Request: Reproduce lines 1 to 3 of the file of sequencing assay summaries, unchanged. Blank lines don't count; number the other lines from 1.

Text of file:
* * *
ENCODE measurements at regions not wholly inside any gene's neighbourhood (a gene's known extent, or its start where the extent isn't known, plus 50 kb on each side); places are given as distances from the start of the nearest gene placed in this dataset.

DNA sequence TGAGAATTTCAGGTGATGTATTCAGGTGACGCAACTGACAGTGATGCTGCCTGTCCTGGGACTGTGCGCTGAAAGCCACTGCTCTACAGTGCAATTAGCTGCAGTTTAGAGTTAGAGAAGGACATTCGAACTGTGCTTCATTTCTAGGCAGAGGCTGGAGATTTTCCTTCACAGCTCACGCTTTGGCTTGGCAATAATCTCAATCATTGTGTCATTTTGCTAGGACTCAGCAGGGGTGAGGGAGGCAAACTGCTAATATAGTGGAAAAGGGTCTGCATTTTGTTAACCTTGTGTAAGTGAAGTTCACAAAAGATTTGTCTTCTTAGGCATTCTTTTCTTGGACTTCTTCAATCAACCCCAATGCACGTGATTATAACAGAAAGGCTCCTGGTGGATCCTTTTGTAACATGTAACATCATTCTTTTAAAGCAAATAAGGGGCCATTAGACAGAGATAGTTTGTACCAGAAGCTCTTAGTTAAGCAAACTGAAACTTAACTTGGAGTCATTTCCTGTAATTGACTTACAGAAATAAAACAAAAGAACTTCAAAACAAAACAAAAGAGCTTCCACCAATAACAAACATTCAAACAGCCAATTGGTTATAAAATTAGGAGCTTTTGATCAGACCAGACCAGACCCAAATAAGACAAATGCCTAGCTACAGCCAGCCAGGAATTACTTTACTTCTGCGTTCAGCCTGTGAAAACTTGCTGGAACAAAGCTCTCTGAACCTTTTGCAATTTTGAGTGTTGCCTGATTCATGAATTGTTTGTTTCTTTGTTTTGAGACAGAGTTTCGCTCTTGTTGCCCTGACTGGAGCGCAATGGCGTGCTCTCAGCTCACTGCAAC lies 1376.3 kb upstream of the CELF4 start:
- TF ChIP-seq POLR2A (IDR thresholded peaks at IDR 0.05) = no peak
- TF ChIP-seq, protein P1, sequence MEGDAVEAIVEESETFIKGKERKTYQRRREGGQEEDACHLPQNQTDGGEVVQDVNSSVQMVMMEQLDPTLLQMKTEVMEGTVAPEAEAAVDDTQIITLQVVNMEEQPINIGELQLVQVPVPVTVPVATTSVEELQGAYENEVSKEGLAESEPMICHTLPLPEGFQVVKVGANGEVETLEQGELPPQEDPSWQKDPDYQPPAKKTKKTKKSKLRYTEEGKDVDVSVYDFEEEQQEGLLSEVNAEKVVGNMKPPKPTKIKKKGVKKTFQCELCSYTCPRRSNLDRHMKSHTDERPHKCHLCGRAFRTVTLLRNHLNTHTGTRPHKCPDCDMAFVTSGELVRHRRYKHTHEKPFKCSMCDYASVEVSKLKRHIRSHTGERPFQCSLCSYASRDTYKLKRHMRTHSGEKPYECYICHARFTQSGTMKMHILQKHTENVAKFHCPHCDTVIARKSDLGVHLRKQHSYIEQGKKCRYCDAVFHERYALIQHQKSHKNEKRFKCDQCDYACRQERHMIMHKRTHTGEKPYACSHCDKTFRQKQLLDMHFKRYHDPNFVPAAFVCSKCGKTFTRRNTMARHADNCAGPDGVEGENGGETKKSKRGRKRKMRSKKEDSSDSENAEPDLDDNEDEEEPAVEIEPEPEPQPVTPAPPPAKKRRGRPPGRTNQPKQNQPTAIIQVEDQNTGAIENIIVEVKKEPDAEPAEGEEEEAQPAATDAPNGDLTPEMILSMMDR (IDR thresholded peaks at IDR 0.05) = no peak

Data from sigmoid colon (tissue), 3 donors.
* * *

ENCODE measurements at regions not wholly inside any gene's neighbourhood (a gene's known extent, or its start where the extent isn't known, plus 50 kb on each side); places are given as distances from the start of the nearest gene placed in this dataset.

DNA sequence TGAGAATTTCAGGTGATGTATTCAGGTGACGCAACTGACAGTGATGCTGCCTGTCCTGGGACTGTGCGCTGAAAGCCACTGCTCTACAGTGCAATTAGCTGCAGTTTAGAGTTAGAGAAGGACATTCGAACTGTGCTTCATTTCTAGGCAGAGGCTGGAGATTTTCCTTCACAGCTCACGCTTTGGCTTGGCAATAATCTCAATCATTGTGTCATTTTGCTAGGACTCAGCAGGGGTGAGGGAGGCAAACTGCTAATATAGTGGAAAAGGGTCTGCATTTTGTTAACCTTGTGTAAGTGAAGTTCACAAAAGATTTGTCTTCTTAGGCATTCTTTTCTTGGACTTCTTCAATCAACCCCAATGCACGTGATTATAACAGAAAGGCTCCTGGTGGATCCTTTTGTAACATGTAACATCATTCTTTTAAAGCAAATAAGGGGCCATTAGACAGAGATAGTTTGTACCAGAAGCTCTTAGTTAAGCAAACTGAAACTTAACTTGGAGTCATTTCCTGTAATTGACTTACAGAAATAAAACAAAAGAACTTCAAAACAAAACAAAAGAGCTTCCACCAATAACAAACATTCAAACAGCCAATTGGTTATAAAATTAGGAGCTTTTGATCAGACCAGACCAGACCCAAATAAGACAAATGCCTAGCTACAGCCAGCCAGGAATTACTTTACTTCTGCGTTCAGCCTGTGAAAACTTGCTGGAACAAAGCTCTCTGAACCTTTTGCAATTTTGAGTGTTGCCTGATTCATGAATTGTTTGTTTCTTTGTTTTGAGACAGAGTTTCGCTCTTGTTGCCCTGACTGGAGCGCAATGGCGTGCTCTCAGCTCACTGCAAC lies 1376.3 kb upstream of the CELF4 start:
- TF ChIP-seq POLR2A (IDR thresholded peaks at IDR 0.05) = no peak